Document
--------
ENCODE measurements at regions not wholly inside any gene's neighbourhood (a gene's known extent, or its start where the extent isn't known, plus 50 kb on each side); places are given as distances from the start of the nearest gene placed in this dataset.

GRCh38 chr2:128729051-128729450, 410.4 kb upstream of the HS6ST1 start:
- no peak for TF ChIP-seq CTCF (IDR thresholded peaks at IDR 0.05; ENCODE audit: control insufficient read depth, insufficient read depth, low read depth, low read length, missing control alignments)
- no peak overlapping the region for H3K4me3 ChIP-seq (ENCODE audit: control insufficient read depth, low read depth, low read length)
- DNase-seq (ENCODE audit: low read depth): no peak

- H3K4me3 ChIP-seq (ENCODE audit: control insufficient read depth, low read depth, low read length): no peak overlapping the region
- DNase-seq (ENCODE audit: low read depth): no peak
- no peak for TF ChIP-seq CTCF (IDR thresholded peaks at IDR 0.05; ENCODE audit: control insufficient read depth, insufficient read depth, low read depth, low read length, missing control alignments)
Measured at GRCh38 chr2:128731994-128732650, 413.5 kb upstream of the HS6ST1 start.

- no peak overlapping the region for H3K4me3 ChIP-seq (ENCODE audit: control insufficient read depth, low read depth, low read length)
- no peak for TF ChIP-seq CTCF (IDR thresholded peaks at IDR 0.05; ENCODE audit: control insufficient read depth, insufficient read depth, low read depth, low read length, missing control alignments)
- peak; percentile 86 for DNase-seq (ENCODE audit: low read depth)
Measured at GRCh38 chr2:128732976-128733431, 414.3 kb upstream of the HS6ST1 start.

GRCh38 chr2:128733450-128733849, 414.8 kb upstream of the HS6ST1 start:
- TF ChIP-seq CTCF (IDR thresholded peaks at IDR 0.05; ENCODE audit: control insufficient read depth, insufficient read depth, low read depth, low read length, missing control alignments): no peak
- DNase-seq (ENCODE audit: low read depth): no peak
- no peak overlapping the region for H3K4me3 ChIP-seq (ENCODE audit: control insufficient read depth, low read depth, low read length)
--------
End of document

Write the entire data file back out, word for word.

ENCODE measurements at regions not wholly inside any gene's neighbourhood (a gene's known extent, or its start where the extent isn't known, plus 50 kb on each side); places are given as distances from the start of the nearest gene placed in this dataset.

GRCh38 chr2:128729051-128729450, 410.4 kb upstream of the HS6ST1 start:
- no peak for TF ChIP-seq CTCF (IDR thresholded peaks at IDR 0.05; ENCODE audit: control insufficient read depth, insufficient read depth, low read depth, low read length, missing control alignments)
- no peak overlapping the region for H3K4me3 ChIP-seq (ENCODE audit: control insufficient read depth, low read depth, low read length)
- DNase-seq (ENCODE audit: low read depth): no peak

- H3K4me3 ChIP-seq (ENCODE audit: control insufficient read depth, low read depth, low read length): no peak overlapping the region
- DNase-seq (ENCODE audit: low read depth): no peak
- no peak for TF ChIP-seq CTCF (IDR thresholded peaks at IDR 0.05; ENCODE audit: control insufficient read depth, insufficient read depth, low read depth, low read length, missing control alignments)
Measured at GRCh38 chr2:128731994-128732650, 413.5 kb upstream of the HS6ST1 start.

- no peak overlapping the region for H3K4me3 ChIP-seq (ENCODE audit: control insufficient read depth, low read depth, low read length)
- no peak for TF ChIP-seq CTCF (IDR thresholded peaks at IDR 0.05; ENCODE audit: control insufficient read depth, insufficient read depth, low read depth, low read length, missing control alignments)
- peak; percentile 86 for DNase-seq (ENCODE audit: low read depth)
Measured at GRCh38 chr2:128732976-128733431, 414.3 kb upstream of the HS6ST1 start.

GRCh38 chr2:128733450-128733849, 414.8 kb upstream of the HS6ST1 start:
- TF ChIP-seq CTCF (IDR thresholded peaks at IDR 0.05; ENCODE audit: control insufficient read depth, insufficient read depth, low read depth, low read length, missing control alignments): no peak
- DNase-seq (ENCODE audit: low read depth): no peak
- no peak overlapping the region for H3K4me3 ChIP-seq (ENCODE audit: control insufficient read depth, low read depth, low read length)